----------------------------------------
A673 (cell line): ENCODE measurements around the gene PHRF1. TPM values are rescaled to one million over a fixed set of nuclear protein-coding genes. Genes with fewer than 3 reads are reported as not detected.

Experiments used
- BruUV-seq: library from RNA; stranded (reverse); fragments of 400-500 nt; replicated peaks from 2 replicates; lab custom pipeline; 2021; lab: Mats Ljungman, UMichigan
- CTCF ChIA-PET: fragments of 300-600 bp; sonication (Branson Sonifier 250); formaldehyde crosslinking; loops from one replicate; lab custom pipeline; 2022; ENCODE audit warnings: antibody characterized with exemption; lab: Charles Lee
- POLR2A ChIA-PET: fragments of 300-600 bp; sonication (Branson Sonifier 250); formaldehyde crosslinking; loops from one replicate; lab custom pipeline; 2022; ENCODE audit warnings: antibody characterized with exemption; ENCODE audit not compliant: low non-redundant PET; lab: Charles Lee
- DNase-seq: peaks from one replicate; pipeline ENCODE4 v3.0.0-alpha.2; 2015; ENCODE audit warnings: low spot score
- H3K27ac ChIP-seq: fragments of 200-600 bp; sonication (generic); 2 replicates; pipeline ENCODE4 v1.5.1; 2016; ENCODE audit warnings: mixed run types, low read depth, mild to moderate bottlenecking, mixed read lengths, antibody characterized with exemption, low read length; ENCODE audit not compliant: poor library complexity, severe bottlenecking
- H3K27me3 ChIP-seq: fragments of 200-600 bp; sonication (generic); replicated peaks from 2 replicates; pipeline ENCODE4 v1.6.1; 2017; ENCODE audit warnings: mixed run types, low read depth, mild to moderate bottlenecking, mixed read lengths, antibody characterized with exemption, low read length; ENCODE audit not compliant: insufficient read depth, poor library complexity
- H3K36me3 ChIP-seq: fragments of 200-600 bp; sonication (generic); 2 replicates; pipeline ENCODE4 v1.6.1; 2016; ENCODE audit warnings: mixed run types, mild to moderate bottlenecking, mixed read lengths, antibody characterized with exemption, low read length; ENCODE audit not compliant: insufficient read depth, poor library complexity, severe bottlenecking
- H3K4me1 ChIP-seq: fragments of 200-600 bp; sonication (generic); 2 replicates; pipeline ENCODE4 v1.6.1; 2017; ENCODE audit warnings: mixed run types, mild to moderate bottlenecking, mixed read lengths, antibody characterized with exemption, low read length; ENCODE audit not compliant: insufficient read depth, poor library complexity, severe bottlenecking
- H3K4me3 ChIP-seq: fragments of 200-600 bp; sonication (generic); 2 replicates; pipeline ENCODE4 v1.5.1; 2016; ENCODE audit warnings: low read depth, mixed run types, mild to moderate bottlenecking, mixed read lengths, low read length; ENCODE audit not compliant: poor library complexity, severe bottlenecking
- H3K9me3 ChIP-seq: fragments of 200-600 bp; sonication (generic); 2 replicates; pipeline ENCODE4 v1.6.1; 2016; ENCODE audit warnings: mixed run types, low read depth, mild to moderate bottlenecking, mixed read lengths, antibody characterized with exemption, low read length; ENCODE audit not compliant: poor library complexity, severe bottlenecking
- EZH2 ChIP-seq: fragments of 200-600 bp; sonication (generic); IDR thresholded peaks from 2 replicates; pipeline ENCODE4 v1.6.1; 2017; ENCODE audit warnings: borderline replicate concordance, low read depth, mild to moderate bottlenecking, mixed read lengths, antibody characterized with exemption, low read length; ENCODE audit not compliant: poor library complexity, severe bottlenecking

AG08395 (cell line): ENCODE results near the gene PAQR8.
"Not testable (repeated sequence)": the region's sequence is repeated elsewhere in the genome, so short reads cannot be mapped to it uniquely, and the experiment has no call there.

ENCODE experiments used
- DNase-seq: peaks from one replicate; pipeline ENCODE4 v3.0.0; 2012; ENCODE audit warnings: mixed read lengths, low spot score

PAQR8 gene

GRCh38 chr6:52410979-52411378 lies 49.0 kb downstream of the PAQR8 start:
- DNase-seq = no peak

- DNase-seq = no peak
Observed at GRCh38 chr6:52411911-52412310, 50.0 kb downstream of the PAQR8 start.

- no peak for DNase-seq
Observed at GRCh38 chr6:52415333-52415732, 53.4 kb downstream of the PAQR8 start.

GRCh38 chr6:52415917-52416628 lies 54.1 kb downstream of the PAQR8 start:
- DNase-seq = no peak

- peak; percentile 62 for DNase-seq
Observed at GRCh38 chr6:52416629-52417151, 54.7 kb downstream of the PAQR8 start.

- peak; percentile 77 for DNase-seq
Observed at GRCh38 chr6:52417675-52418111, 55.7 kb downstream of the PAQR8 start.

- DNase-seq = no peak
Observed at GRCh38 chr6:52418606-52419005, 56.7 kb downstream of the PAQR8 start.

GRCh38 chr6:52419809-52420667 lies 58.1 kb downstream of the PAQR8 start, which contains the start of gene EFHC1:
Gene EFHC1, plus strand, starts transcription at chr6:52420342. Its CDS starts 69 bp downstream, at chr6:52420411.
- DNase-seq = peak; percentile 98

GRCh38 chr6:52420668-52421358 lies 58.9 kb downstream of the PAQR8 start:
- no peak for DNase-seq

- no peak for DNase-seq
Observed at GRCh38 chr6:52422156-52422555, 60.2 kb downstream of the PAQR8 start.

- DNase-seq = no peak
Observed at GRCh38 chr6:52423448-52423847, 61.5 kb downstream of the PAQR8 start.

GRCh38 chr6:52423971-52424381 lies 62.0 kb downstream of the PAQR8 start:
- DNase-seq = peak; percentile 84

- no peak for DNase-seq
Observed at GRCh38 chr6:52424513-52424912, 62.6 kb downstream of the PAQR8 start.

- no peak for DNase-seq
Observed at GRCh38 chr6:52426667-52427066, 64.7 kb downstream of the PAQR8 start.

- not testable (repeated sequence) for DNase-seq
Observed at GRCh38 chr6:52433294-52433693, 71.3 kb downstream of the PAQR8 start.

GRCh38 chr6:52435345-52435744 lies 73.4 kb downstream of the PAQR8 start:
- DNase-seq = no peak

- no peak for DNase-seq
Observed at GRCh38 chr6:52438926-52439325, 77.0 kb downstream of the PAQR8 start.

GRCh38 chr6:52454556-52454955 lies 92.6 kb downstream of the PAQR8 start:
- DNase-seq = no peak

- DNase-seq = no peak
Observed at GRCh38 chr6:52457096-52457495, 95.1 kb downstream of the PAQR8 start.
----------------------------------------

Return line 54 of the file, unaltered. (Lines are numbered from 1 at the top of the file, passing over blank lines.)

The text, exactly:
GRCh38 chr6:52454556-52454955 lies 92.6 kb downstream of the PAQR8 start: